FORGET WHAT YOU HEAR from the cognoscenti and cultural analysts: Rock doesn't need any saviors, and Radiohead's not qualified for the job anyway. Thom Yorke, Jon and Colin Greenwood, Ed O'Brien, and Phil Selway earned "Great (Blank) Hope" expectations after 1997's OK Computer, a splendid album that, in the tradition of the best records of the '70s, contained four or five awe-inspiring cuts and damn good filler to boot. It was close to brilliant, it sold a million copies in America without a radio hit, but it hardly presaged the future of rock—although every rock band subsequently yearned to secure producer Nigel Godrich.
Kid A (Capitol)
Let's get the visionary thing out of the way before we even discuss what's become officially known as "the long-awaited follow-up," Kid A. Way back in 1993, years before Radiohead ensconced themselves in the heart and canon of the Intelligent Rock Fan, they teetered like any other Brit band trying to make it in America, entering the lottery on the strength of a jittery, accidental hit, "Creep," that surfaced in the waning days of MTV-as-music-television and that wasn't much more artful than the average Mudhoney song.
Our attention spans must've stretched more generously back then, because two years after "Creep" came and went, Radiohead returned with The Bends, a sophisticated disc that showcased the band's unorthodox three-guitar lineup. It featured the best pop song they've ever written, "High and Dry," it hinted at their blossoming union of offbeat topics with conventionally beautiful music ("Fake Plastic Trees," "My Iron Lung"), and it fared well enough commercially to launch the boys past their sophomore slump without getting 'em tossed from their US label.
Then came OK Computer, which only three years after its release already yields the sort of cachet reserved for venerable pop masterpieces like Warhol's soup cans or Soderbergh's Sex, Lies, and Videotape. Like those works, Radiohead's achievement influences and will continue to influence bands for decades to come (fellow Brits Travis already pledge allegiance, while another comparable disc is on the way next month from Coldplay). OK Computer's implied and specific theme of man adapting to and converging with technology—a theme that Radiohead vehemently denied, as if they were Led Zeppelin battling ministers on the subject of Satanic messages—was hardly revelatory in 1997.
SO THREE YEARS have passed since Radiohead's moment atop rock's heap, and the band has taunted fans with a dour documentary about Touring Stress Disorder ironically titled Meeting People Is Easy. Godrich produced Pavement. Yorke entertained offers to collaborate, agreeing to unlikely projects such as the celebrity electronic jamboree U.N.K.L.E. and a duet with Isobel Monteiro of the British band Drugstore, with whom he recorded a 1998 song with the felonious chorus "Let's kill the President," which prevented it from denting US radio charts.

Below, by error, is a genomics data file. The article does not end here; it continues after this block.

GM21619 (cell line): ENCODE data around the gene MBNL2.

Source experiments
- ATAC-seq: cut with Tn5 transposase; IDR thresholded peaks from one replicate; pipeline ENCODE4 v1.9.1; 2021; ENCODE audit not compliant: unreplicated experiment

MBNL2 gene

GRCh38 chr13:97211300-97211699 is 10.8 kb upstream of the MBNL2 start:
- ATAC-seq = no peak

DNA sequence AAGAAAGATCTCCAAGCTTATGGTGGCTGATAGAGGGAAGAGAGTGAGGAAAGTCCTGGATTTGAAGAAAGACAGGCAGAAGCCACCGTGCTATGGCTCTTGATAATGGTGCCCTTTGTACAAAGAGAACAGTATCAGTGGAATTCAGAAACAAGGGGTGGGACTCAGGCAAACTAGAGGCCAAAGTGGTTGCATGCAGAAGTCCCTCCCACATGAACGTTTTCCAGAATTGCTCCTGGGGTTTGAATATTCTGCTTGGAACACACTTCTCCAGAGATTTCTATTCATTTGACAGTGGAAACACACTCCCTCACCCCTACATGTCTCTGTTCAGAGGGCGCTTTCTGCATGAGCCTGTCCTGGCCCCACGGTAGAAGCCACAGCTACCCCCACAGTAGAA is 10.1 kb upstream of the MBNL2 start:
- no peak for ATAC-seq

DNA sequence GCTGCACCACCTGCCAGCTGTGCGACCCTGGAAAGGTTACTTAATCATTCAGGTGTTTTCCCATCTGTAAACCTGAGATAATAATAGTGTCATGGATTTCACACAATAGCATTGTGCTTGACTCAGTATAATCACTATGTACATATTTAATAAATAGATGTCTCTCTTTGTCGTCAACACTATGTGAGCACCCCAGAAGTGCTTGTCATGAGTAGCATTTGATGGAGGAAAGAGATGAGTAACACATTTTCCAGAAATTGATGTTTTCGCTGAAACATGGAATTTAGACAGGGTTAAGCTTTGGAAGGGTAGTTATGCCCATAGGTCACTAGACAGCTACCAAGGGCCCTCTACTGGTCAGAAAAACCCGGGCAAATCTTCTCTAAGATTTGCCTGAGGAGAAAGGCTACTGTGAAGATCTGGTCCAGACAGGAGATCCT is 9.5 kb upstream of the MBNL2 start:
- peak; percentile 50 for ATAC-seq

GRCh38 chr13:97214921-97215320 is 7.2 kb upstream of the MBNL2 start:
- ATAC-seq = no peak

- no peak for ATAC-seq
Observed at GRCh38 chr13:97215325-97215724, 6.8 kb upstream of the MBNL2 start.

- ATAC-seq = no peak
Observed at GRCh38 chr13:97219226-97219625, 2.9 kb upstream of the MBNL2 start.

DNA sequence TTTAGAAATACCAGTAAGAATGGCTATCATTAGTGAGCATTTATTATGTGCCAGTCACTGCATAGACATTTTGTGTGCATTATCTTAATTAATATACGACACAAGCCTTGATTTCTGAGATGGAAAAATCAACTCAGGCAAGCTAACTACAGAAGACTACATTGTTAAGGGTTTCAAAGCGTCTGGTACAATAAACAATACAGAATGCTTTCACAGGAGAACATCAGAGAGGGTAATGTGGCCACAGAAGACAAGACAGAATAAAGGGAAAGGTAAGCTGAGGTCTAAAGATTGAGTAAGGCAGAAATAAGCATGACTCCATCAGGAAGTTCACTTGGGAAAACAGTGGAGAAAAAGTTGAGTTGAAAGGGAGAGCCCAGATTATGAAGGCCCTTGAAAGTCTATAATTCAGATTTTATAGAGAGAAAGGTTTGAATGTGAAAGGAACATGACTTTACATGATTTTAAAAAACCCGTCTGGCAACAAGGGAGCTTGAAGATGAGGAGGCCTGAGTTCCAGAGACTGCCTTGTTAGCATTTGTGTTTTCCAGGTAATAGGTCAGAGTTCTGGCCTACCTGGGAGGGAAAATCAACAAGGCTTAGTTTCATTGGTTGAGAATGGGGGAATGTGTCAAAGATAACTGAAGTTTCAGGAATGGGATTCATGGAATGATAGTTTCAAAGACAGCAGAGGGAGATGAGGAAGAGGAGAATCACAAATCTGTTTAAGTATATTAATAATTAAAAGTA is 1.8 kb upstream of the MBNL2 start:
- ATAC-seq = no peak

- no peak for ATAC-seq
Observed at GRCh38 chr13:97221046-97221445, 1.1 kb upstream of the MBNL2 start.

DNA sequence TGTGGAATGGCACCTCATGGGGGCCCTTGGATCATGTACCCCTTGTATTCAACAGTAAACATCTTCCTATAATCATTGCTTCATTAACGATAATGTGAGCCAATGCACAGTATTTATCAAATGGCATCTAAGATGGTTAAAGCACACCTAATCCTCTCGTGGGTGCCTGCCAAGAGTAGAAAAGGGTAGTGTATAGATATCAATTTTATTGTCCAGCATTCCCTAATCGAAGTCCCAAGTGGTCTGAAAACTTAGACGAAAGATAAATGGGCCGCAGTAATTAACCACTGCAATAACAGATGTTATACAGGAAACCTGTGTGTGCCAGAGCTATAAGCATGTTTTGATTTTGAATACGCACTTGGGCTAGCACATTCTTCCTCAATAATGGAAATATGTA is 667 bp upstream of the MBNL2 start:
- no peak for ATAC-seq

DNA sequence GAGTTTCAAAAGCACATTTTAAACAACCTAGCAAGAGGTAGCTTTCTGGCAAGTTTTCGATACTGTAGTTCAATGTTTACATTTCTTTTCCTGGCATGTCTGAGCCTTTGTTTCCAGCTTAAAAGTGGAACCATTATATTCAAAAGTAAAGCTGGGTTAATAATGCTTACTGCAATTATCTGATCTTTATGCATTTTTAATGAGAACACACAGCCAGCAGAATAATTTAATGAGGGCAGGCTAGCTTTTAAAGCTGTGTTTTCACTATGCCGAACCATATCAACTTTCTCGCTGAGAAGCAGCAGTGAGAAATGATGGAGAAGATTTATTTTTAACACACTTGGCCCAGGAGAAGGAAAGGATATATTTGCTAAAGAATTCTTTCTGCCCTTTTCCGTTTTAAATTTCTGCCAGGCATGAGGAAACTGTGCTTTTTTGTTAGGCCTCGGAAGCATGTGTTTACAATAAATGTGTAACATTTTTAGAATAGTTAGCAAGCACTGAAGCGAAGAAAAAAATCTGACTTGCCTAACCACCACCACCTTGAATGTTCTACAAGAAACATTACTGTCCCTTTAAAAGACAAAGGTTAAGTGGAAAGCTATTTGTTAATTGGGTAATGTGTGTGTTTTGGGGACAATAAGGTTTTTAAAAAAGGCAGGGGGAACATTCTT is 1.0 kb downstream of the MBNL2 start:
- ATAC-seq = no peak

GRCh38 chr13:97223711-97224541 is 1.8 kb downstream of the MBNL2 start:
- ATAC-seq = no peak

Now, finally, after rumors spread by Napster users and the few journalists deemed enlightened enough to experience advance recordings, we can hear for ourselves whether Radiohead really recorded an album with "no guitars," whether they've upgraded their degrees from Masters of Rock to PhDs of modern music.
Kid A starts off like a Laurie Anderson remix: There's an obscenely warm organ sound juxtaposed against cut-up vocal samples. It's instantly moody, and there's no party lurking within the next nine tracks. Andre Breton claimed that Flaubert's mission with Madame Bovary was "to do something that would have the color of those mouldy cornices that harbor wood lice." If Radiohead's previous achievement was to craft a musical equivalent to those simultaneously gloomy and hope-filled moments before sunrise, then they've moved indoors and taken to fiddling with the dimmers and thermostats.
Electronic music need not skew to the extremes, and experienced practitioners like Aphex Twin and the Orb—maybe even Moby—know how to settle into the middle ground, providing listeners with comfort until it's time to knock them back into consciousness. Kid A messes with listeners' consciousness as well, with electronic sounds, analog diversions, and elements of rock and even avant-garde jazz (there's a horn freakout at the end of a song modestly titled "National Anthem" that'd make Albert Ayler proud). But what Radiohead's vying to do, I think, is to convert fans, maybe even open their minds, to new forms of music. Not in a preachy or patronizing way, but in a challenge to the old Kinks-forwarded adage "Give the people what they want," and also to keep the artists themselves from coping with the pressures of The Follow-Up to OK Computer.
A cop-out? Maybe, but within Kid A lurks a mystical quality, a tonal step up the ladder. You may notice it in the album's sole rock song, "Optimistic," which shows up on the doorstep like a long-lost cousin to U2's Achtung Baby. Or you may become seduced amid Yorke's scatting in the free-jazz workout "Idioteque." It may sneak up on you when the first guitar peeks through in "How to Disappear Completely," a Meddle-era Pink Floydian bliss-out. For me, a guy who spent a few teenage years in a dark suburban bedroom repositioning myself into Eno's Another Green World, Kid A hooked me at track five, the ambient and entrancing "Treefingers."
Again, Radiohead fails to break new ground, and yet they're strangely around the curve. Perplexingly, it's impossible to tell if they're inviting us with them or pushing us away.